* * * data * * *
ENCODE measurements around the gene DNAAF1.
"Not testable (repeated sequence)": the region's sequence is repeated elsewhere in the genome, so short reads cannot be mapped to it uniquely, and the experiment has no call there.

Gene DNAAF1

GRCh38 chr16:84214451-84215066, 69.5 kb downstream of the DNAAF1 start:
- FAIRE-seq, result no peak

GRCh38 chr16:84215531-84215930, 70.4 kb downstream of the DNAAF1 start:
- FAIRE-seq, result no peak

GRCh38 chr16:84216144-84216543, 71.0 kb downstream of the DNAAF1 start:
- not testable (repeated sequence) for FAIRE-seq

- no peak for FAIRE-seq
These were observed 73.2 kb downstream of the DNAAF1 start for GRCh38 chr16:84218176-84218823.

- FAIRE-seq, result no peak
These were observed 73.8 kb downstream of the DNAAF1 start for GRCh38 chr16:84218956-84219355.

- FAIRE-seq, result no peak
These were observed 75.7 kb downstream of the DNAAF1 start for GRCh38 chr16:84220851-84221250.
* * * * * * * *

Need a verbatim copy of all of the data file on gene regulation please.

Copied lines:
ENCODE measurements around the gene DNAAF1.
"Not testable (repeated sequence)": the region's sequence is repeated elsewhere in the genome, so short reads cannot be mapped to it uniquely, and the experiment has no call there.

Gene DNAAF1

GRCh38 chr16:84214451-84215066, 69.5 kb downstream of the DNAAF1 start:
- FAIRE-seq, result no peak

GRCh38 chr16:84215531-84215930, 70.4 kb downstream of the DNAAF1 start:
- FAIRE-seq, result no peak

GRCh38 chr16:84216144-84216543, 71.0 kb downstream of the DNAAF1 start:
- not testable (repeated sequence) for FAIRE-seq

- no peak for FAIRE-seq
These were observed 73.2 kb downstream of the DNAAF1 start for GRCh38 chr16:84218176-84218823.

- FAIRE-seq, result no peak
These were observed 73.8 kb downstream of the DNAAF1 start for GRCh38 chr16:84218956-84219355.

- FAIRE-seq, result no peak
These were observed 75.7 kb downstream of the DNAAF1 start for GRCh38 chr16:84220851-84221250.